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Burglary at the Danish royal residence of Marselisborg Palace

In the early hours of Friday, a burglary took place at the Danish royal residence of Marselisborg Palace. The break-in at the royal residence was detected by a burglar-alarm which went off at 01.15 am on Friday. The alarm had a direct connection to the local police who mobilised all available crew and went to the palace.  

The news was made public on Friday afternoon after police had concluded most of their investigations. The East Jutland Police is still very strict on what information has been released to the press and details of the burglary are not known. It has not been clear if anything was taken from the palace.

The statement from the police is as follows: “During the night, investigations have been carried out inside and around the palace, and the East Jutland Police are now investigating the case. The police are therefore not currently making any further comments”.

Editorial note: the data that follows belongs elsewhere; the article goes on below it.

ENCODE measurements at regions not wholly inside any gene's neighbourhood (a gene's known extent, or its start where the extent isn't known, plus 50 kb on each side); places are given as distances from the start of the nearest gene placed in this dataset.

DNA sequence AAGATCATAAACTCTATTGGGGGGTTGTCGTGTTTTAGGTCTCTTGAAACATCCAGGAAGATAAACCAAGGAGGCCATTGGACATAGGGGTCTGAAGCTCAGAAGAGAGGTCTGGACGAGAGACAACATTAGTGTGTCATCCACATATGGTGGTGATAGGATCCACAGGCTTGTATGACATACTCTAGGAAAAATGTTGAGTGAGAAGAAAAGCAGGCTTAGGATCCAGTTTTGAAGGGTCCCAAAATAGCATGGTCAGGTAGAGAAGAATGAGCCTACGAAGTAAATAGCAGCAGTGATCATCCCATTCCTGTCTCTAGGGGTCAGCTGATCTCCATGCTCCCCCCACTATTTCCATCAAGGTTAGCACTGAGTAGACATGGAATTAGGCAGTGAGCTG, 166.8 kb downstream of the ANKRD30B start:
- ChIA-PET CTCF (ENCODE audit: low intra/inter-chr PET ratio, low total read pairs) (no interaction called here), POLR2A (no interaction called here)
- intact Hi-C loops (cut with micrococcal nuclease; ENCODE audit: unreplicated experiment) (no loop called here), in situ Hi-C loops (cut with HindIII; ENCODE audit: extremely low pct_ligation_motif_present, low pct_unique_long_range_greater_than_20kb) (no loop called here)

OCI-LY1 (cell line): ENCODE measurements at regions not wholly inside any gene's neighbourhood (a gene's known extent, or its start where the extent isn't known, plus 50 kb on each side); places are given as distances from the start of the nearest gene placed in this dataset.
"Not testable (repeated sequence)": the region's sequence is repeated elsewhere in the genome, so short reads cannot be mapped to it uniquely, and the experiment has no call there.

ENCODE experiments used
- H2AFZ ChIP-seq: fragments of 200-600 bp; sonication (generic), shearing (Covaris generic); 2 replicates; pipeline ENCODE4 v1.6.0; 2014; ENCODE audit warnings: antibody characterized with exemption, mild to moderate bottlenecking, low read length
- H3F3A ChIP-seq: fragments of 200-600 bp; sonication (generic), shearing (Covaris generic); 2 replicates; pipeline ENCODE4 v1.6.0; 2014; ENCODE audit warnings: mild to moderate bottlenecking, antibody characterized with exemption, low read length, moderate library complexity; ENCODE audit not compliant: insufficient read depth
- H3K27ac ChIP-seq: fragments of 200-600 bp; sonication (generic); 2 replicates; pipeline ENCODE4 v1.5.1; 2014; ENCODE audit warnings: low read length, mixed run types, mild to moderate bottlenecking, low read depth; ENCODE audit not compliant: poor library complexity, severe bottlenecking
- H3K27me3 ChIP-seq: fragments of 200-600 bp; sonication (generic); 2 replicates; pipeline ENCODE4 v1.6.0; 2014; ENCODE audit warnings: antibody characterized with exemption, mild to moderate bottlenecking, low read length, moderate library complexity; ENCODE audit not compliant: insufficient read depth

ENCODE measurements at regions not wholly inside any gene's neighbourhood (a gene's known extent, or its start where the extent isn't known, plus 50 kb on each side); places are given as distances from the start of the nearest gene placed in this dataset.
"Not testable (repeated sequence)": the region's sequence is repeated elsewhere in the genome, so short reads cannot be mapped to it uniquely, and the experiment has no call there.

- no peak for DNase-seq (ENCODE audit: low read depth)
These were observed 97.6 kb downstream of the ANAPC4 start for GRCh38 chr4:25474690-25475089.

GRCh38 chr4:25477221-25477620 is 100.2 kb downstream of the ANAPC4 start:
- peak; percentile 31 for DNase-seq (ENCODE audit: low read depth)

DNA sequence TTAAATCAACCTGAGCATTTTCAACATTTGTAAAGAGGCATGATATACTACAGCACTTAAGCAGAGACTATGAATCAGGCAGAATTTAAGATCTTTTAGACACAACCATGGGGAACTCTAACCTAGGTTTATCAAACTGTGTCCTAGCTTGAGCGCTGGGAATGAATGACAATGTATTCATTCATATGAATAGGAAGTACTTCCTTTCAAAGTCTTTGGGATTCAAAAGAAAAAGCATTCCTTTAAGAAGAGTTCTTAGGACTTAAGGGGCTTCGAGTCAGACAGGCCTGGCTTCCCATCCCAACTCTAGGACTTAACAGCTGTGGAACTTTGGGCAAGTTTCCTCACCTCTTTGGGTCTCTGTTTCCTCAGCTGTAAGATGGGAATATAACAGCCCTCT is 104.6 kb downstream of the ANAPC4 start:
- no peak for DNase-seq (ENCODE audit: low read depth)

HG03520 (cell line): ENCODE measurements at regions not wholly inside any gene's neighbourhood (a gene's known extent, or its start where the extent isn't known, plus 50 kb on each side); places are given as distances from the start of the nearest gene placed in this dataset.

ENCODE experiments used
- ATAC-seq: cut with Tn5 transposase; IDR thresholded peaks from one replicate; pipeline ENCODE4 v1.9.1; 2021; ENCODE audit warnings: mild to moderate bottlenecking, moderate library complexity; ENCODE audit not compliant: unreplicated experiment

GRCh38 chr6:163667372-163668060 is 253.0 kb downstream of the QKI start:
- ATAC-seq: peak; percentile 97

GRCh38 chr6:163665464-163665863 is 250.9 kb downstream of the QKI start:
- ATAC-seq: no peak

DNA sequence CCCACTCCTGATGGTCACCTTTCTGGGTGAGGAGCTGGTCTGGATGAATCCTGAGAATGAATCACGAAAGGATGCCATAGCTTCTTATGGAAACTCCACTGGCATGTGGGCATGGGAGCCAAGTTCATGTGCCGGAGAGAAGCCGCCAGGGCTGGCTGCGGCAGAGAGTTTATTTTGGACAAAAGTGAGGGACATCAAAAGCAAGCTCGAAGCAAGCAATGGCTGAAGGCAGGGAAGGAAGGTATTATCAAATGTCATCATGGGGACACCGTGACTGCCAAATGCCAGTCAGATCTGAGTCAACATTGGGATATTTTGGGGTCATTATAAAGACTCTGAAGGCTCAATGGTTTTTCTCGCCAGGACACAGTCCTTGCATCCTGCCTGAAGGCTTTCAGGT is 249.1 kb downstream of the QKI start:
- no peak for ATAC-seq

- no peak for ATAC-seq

Marselisborg Palace. Photo: Wikimedia Commons.

According to the police’s communications unit, they will not comment on whether something was stolen, how the persons got access to the palace or whether there are at this moment any suspects. A dog patrol was also sent to the area and several patrols searched, but according to police, so far without success.

The palace is often used by the Danish Royal Family. In fact, this is where the family just celebrated Christmas. The palace is Queen Margrethe’s summer residence. However, the royals also use the palace during the winter. This year, Queen Margrethe, Crown Prince Frederik and Prince Joachim celebrated Christmas at Marselisborg Palace with their families. According to the royal calendar, the family used Marselisborg Palace from December 20 to December 30.

Marselisborg Palace is a royal residence of the Danish Royal Family in Aarhus. The palace was built in 1899-1902 on the land of the old Marselisborg Manor and was presented as a gift from the people of Denmark to the Royal Family, on the occasion of the wedding of Prince Christian and Alexandrine of Mecklenburg-Schwerin. It has been the summer residence of Queen Margrethe II since 1967.

About author

Senior Europe Correspondent Oskar Aanmoen has a master in military and political history of the Nordic countries. He has written six books on historical subjects and more than 1.500 articles for Royal Central. He has also interview both Serbian and Norwegian royals. Aanmoen is based in Oslo, Norway.